Prove $\beta$ is surjective using commutative group diagram

I'm working on a problem from Dummit and Foote's Abstract Algebra, 3rd Edition, reproduced below.

Suppose that this is a commutative diagram of groups and that the rows are exact.

Prove that if $\phi, \alpha,$ and $\gamma$ are surjective, then $\beta$ is surjective.

Here's what I've got so far:

If $b'\in B'$ then the surjectivity of $\gamma$ implies $\exists$ $c\in C$ such that $\gamma(c)=\varphi'(b')$.

The surjectivity of $\varphi$ implies $\exists$ $b\in B$ such that $\varphi(b)=c$.

Thus, $\varphi'(b')=\gamma(\varphi(b))$ and since the diagram commutes $\gamma(\varphi(b))=\varphi'(\beta(b))$.

This gives us that $\varphi'(b')=\varphi'(\beta(b))$

But we don't have that $\varphi'$ is injective, so we don't know that $b'=\beta(b)$, which would give us surjectivity of $\beta$.

Secondly, if $b'\in Ker(\varphi')$ then since the rows are exact we know that for some $a'\in A'$ it is true that $\psi'(a)=b'$.

Also, since $\alpha$ is surjective we have that $\exists$ $a\in A$ such that $\alpha(a)=a'$.

Thus, $\psi'(\alpha(a))=b'$, and since the diagram commute we also have that $\beta(\psi(a))=\psi'(\alpha(a))=b'$.

Thus, we at least know that $\beta$ maps to the entire kernel of $\varphi'$.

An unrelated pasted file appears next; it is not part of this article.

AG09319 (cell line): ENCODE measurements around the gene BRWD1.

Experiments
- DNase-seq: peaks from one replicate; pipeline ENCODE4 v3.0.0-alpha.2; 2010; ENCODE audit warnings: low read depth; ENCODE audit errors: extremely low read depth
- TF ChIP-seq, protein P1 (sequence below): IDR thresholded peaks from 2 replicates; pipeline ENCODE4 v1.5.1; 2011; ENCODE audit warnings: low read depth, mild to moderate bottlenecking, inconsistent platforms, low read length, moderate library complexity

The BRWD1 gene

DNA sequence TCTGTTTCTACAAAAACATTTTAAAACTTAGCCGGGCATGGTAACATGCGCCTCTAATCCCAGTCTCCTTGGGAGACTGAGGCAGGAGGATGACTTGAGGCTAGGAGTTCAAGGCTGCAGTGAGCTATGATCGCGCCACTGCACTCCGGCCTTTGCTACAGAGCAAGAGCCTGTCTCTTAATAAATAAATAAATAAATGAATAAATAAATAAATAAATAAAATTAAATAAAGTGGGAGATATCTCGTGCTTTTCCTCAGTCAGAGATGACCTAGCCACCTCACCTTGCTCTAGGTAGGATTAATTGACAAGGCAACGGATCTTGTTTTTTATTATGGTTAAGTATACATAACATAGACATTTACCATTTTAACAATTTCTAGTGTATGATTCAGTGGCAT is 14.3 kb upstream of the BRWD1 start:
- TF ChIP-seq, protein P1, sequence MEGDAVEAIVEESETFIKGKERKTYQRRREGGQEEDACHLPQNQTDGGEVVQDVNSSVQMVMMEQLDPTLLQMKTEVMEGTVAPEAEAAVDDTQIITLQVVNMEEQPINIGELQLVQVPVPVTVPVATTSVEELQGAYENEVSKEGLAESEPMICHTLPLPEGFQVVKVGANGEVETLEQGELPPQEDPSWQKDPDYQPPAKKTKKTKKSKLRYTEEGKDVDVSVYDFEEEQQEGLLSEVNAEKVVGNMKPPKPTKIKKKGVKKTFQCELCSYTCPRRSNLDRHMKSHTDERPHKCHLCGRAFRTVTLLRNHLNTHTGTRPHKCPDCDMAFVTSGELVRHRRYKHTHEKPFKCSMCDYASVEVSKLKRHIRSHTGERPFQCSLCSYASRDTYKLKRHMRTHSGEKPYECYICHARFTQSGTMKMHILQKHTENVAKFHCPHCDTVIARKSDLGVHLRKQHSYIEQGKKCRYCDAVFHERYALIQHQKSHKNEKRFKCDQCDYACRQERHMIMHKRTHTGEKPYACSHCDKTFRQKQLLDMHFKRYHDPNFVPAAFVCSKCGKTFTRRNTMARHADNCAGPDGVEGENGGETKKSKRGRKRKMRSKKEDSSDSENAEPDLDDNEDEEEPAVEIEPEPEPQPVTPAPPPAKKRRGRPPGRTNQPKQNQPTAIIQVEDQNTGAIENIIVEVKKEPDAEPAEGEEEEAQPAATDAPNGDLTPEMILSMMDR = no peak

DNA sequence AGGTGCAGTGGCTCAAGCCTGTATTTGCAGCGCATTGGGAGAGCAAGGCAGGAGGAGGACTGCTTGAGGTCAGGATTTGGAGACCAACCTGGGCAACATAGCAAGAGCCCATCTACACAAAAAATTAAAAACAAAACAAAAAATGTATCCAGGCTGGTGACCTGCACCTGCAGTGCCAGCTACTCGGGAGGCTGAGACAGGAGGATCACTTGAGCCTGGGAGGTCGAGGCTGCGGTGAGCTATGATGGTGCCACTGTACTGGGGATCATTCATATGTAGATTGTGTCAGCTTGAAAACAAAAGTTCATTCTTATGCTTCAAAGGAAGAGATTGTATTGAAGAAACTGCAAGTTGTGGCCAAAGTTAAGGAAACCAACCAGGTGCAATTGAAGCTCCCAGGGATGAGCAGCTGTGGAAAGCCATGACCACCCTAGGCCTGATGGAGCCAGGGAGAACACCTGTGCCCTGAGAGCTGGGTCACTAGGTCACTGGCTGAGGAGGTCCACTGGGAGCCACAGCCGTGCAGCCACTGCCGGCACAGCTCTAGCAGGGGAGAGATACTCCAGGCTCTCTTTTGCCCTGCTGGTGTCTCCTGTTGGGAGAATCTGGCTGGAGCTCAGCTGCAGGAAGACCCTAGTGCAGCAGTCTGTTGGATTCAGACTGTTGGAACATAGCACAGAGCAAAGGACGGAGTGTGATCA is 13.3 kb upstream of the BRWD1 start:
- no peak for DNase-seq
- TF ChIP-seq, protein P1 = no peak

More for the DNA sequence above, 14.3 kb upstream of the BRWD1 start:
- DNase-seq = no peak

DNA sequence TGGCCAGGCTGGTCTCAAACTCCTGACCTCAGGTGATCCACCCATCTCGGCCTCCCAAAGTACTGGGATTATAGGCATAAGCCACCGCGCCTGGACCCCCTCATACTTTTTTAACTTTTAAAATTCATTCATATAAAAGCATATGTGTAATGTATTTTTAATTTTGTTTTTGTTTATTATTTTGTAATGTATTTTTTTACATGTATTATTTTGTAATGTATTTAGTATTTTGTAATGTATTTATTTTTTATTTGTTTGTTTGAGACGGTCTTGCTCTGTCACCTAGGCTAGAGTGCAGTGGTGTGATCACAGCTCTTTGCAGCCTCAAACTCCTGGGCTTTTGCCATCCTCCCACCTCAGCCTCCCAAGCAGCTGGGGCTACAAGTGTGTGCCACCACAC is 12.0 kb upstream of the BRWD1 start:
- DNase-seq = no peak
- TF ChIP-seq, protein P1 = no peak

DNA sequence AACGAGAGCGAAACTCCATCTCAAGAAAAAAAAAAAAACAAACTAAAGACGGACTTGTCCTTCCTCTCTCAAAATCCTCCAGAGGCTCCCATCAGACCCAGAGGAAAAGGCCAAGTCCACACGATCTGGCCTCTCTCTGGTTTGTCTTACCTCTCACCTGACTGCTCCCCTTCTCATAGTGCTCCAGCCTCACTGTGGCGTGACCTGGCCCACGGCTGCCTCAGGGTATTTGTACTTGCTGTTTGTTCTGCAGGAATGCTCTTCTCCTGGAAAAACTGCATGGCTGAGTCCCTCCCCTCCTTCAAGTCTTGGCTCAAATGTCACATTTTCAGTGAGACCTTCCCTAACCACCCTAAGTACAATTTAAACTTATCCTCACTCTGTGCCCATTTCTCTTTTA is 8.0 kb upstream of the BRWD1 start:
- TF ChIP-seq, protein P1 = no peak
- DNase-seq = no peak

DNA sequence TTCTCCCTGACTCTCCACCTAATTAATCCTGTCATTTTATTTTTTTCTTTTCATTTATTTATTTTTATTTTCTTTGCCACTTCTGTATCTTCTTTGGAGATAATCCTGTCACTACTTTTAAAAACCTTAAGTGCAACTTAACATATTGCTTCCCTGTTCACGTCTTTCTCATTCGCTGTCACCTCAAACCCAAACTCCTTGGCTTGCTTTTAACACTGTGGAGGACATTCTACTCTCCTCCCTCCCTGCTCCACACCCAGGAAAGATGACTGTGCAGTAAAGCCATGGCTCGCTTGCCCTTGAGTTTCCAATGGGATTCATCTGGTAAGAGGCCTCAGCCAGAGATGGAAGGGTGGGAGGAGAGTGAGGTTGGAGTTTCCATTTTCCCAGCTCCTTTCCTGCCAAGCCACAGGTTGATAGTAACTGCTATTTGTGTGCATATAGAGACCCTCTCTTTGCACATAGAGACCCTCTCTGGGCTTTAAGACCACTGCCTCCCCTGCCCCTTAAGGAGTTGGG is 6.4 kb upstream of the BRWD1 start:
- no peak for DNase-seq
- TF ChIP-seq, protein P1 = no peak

But what about when $b'\notin Ker(\varphi')$?

Hope you guys can help me, because I really don't know what I'm missing.

I'll assume that these groups are all additive Abelian groups. If they aren't then you will have to amend accordingly

You have $\phi'(b')=\phi'(\beta(b))$. Rather than split cases according to whether $b'$ is in the kernel, instead note that $\phi'(b'-\beta(b))\in\text{Ker}(\phi')$ so $b'-\beta(b)=\psi'(a')$ for some $a'\in A'$. Now pick up the diagram chase again.

(By the way I do find the $\ni$ notation very hard to read.)

• Edited the question to remove the $\ni$s, and I found the answer. Am I supposed to edit the question to have the answer I found, or just leave it as is? I'm new here and don't really know how etiquette works. – Dieterlan May 14 '17 at 3:56

Write $b'=\beta(b)\tilde{b}$ for some $\tilde{b}\in B'$ (namely $\tilde{b}=b'(\beta(b))^{-1}$). Note if $b'=\beta(b)$, then $\tilde{b}$ is just the identity. Now you know

$$\varphi'(b')=\varphi'(\beta(b)\tilde{b})=\varphi'(\beta(b))\varphi'(b) = \varphi'(b')\varphi'(\tilde{b}) \Longrightarrow 1=\varphi'(\tilde{b})$$

so $\tilde{b}\in \ker(\varphi')$. Now use the fact which you proved that $\beta$ maps to the entire kernel of $\varphi'$.